The Educational Effectiveness Planning Committee
membership included 28 faculty, staff, and administrators representing
the range of academic and support areas that are central to
the University’s academic mission. The committee chose
an academic participatory planning model to guide the process.
This “inductive” model provided for development
of the plan from a broad base of grass-roots participation.
The majority of work to date has focused on the planning phase.
Late this fall, the implementation phase will begin when the
committee presents its report to the president. The report
will propose plans for achieving each of 10 strategic priorities
that were defined from a longer list of 25 goals established
earlier in the planning process.
How has HPU’s participatory planning been conducted? The
following highlights of each of the past three years show the
participatory activities used in this planning process:
2000-01- The committee defined the participatory methods and
conducted analyses of HPU’s strengths, weaknesses, opportunities,
and threats (SWOT). Focus groups were conducted to collect data
from staff, faculty, and students. Detailed reports from the
focus groups were analyzed in a committee retreat and used to
draft elements of the new HPU mission statement and five goal
areas for the University’s future. External environmental
factors were also analyzed to provide a foundation for planning.
In the summer of 2001, a campus-wide workshop was conducted with
faculty and staff to review HPU’s mission and generate
ideas for specific goals under the five goal areas. The five
goal areas defined as the basic structure for planning are: Student
Learning, University Community, Global Citizenship, Institutional
Effectiveness, and Academic Infrastructure.
- Based on the campus-wide workshop results, the Committee
defined 25 specific goals that were organized within the five
major goal areas.
Drafts of the new HPU mission were also generated from the
workshop results. The committee completed the reaccreditation
for WASC (Western Association for Schools and Colleges), in anticipation
of the campus visits in 2004 and 2005. In the spring, staff and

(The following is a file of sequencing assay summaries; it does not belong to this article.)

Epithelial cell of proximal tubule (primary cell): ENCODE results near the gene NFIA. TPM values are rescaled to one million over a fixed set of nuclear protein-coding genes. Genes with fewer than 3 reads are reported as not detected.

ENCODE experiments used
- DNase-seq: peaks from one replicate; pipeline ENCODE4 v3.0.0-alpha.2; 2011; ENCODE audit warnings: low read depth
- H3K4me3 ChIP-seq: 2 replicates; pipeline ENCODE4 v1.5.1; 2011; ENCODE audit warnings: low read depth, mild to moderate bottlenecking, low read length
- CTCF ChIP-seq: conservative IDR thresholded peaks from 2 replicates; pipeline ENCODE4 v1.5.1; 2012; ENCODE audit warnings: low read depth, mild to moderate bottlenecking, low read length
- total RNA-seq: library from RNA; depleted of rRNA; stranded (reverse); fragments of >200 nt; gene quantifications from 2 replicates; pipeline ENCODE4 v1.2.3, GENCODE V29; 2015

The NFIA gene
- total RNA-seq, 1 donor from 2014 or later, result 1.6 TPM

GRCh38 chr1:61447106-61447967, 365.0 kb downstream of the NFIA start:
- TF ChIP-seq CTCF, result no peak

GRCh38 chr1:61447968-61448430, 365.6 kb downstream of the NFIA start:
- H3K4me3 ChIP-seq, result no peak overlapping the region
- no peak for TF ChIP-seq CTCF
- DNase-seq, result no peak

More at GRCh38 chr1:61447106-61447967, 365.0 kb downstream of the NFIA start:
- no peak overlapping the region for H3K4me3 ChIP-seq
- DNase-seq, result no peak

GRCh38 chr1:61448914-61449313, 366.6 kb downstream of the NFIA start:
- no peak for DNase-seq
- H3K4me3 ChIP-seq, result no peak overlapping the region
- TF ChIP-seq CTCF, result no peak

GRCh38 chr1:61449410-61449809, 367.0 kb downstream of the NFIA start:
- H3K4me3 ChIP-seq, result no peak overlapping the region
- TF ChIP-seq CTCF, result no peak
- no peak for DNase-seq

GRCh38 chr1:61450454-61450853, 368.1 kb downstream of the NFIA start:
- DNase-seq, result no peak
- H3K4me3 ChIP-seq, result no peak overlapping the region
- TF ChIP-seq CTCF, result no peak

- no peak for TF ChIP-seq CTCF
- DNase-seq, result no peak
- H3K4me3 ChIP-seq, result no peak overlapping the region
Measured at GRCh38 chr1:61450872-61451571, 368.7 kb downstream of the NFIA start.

faculty completed first-year plans for the five goal areas. And
the Committee started work on budget analyses and identification
of comparison schools.
2002-03 - The committee completed the new HPU mission statement
and defined nine Strategic Priorities from the 25 goals, to guide
planning. Deans and managers integrated plans from the Colleges,
schools, and departments, to align the plans with the Strategic
Priorities. Faculty and staff completed a second year of plans.
In the summer of 2003, a second campus-wide workshop was held;
students, faculty, and staff served as panelists to focus participant
discussion groups on challenges and opportunities associated
A major change at HPU during the two years of planning has
been the increased availability of data to support the planning
Academic Program Review, and preparation for our WASC reaccreditation
visits (2004 and 2005). These activities increased the need for
evidence on educational quality and resulted in development of
data reports on “key performance indicators” (KPI’s),
which are indicators of university progress. These reports contribute
to the University’s culture of evidence by providing faculty
and staff with information about such outcomes as graduation
and retention rates, average time to graduation, class sizes
and enrollment, student-faculty ratios, and student opinions
reported on the graduation survey.
2003-04 - In the fall of 2003, the Vice President for Academic
Administration will convene the new Academic Support Council,
which will address alignment of resources with strategic planning
through shared governance. At the same time, the Educational
Effectiveness Planning Committee will present the first formal “2010
Educational Effectiveness Planning Report” to the president.
This plan will summarize plans from faculty and staff and outline
the Committee’s plans for addressing the Strategic Priorities.
It will set the stage for formal collaboration between the Educational
Effectiveness Planning Committee and the Trustees’ Long
Range Planning Committee. (It should be noted that the work of
the two Committees has already overlapped or intersected to create
improvements.) HPU’s Strategic Priorities are listed with
examples of progress;a 10th priority has been added, which makes
provision for the committee’s recommendations for facilities
development for HPU.